Once you have your ticket (and validated it if required), you may board the train or bus.  Keep your ticket with you for the duration of your journey.  German transit operates on the honor system.  However, to keep honest people honest, undercover ticket inspectors (Fahrkartenkontrolleur) will periodically walk-through the trains checking tickets.  When they approach (asking "Fahrkarten/ Fahrausweise, bitte"), hand them your ticket.  Those without tickets are publicly humiliated, a torture which only ends by coughing-up the fine, usually €30-50 collected on the spot.  Keep in mind that they've heard all the excuses (and being a foreigner is no excuse), so it's in your best interest to just pay up and get on with your life.

A special note for the S-Bahn
Since GermanRail operates the S-Bahn systems, Eurail or GermanRail passes are valid on all S-Bahn trains.  Your pass must be in effect for the day you want to use the S-Bahn (meaning that you must be using a travel day on flexipasses.)  If you have a valid pass and use the S-Bahn in conjunction with other modes of public transportation for a journey, you will need to purchase a separate ticket for the segment of your trip that is not via S-Bahn.  For instance, if your trip from Point A to Point C includes an S-Bahn from A to B and a U-Bahn from B to C, then you will need to purchase a ticket for the B to C segment, and you will need to purchase and/or validate this ticket when you reach Point B.  Remember, Eurail/GermanRail passes are only valid on the S-Bahn, NOT on the U-Bahn, Stadtbahn, or trams.  Here's an additional tip: if you have a flexipass and did not or will not be riding a long-distance mainline train on a given day, don't waste a flexipass day on S-Bahn travel-- you can get a 24-hour ticket or individual journey tickets much cheaper.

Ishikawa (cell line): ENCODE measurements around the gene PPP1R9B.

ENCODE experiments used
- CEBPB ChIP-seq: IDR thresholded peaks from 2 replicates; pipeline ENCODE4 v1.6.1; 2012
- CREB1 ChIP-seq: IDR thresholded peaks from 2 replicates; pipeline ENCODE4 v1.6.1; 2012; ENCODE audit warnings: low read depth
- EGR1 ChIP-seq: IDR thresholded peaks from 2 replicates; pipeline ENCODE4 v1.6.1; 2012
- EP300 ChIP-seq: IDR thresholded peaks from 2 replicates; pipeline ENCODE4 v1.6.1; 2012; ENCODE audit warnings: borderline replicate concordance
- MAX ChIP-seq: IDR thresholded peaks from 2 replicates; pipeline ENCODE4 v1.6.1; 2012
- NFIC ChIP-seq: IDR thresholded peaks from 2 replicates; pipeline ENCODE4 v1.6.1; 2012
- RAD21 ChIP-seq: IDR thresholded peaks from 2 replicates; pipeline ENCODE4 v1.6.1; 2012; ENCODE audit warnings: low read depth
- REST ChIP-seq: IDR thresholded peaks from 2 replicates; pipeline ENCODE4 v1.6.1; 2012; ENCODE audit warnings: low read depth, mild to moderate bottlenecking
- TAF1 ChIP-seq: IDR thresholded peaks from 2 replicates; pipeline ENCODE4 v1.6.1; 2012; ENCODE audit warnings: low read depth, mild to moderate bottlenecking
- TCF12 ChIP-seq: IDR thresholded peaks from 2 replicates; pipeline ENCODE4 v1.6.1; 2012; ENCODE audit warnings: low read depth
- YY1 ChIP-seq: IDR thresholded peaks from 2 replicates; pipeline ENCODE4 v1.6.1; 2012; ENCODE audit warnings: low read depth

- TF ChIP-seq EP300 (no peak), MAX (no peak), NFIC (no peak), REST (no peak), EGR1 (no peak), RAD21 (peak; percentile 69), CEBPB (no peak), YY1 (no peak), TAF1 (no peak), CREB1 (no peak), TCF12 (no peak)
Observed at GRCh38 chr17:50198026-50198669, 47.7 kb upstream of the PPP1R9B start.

Safety

Public transit in Germany is remarkably safe, even at night, but it's always wise to be aware of your surroundings.  The main threat is pickpocketing, especially during peak periods and in the busier stations.  Therefore, take extra precautions to safeguard any valuables that you may be carrying.  At night, you should ride in the car nearest the operator.  Emergency telephones (Notrufsäule) are located in every station and on board most trains, and police make frequent patrols, especially in areas where an increase in crime is noted.  Several cities also have special call boxes at stations or on-board trains where you may arrange for taxi service to get to your final destination if necessary.


Other sites of interest

UrbanRail.net (by Robert Schwandl)
http://www.urbanrail.net/index.htm
 
Railfaneurope.net
http://www.railfaneurope.net/
Metro Bits (by Mike Rohde)
http://mic-ro.com/metro/

REGIONAL TRANSIT AGENCIES
Berlin
http://www.bvg.de/
Cologne
http://www.vrsinfo.de/
Dresden
http://www.nahverkehr.sachsen.de
Frankfurt (Rhein-Main)
http://www.rmv.de
Hamburg
http://www.hvv.de/
Hannover
http://www.uestra.de/
Leipzig/Halle
http://www.lvb.de/
Mannheim
http://www.vrn.de/
Munich
http://www.mvv-muenchen.de/
Nuremberg
http://www.vgn.de
Rhein-Ruhr Region (Dusseldorf-Essen)
http://www.vrr.de/
Stuttgart
http://www.vvs.de/



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The information provided on this website is provided on an "as-is" basis without warranties of any kind either express or implied.  The author and his agents make no warranties or representations of any kind concerning any information contained in this website.  This website is provided only as general information.  The author expressly disclaims all liability with respect to actions taken or not taken based upon the information contained herein or with respect to any errors or omissions in such information.  All opinions expressed are strictly those of the author.  This site is not affiliated in any way with any official agency.